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Pretty in pink – on steroids
by Louise Jolly| Brighton, UK
Friday, 29 June 2012
tags: consumer culture, culture, emergence
Queer femininity is now claiming a major place in popular culture, with stars like Lady Gaga and Nicki Minaj rising to quasi-messianic status with their millions of fans.
So why are they queer? It’s not just the obvious: that both leave their sexuality open and ambiguous, with Nicki Minaj even accommodating a gay male persona, Roman, amongst her host of alter egos (her animus, Jung might say).
It’s also that they’re both female drag queens – who push the constructedness of femininity to the point that its artifice becomes the main feature, rather than behind-the-scenes scaffolding. The idea is no longer to be pretty or sexy. Both Nicki Minaj and Lady Gaga venture way beyond pretty – going into the domain of the comedic, the silly and the outright monstruous in the name of image construction and performance.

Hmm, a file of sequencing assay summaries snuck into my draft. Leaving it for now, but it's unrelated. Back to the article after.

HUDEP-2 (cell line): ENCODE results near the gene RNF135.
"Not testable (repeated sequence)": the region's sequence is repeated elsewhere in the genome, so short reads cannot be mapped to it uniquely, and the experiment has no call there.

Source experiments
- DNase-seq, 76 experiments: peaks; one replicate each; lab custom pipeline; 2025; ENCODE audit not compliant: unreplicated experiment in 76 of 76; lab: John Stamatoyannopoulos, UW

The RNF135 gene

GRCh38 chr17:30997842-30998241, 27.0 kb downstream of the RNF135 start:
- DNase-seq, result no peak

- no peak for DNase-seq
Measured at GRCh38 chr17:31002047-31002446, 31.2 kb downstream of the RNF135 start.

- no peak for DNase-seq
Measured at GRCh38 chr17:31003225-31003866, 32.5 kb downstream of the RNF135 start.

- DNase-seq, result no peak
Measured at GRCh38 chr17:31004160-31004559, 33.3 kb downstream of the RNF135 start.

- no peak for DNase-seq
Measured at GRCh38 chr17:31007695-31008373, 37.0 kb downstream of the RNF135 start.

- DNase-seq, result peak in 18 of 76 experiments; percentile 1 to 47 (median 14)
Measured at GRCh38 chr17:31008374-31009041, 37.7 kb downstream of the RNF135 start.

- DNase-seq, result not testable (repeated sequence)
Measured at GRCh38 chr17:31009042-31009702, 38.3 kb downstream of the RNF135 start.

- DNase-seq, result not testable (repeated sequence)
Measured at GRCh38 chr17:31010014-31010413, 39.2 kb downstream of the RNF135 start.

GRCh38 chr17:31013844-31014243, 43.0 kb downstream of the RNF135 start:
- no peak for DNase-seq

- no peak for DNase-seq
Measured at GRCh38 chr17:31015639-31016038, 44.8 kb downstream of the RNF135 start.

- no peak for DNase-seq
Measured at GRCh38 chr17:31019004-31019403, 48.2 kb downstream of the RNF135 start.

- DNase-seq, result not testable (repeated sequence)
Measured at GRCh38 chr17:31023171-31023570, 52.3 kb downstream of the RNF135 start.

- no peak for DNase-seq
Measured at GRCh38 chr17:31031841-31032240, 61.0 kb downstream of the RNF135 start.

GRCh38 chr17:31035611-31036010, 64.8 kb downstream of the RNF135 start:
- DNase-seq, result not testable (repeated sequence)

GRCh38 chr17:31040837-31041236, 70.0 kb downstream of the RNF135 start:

But the statements both artists perform under the banner of femininity go even further in troubling cultural norms. Neither rebel against femininity in a simple sense. We could instead call them ‘hyper-conformists’ – obeying cultural pressures on women to be glamorous and sexy, but taking those norms so literally, and carrying them so far, they end up imploding.
It’s interesting that both stars are loved by little girls. The Barbie-loving girls (Barbs) who follow Nicki Minaj get to see the ‘pretty in pink’ fantasy culture sells them – but steroidally pumped-up and overblown. It’s a queer aesthetic opening doors to the fantastical and rebellious possibilities at the heart of conformity itself.
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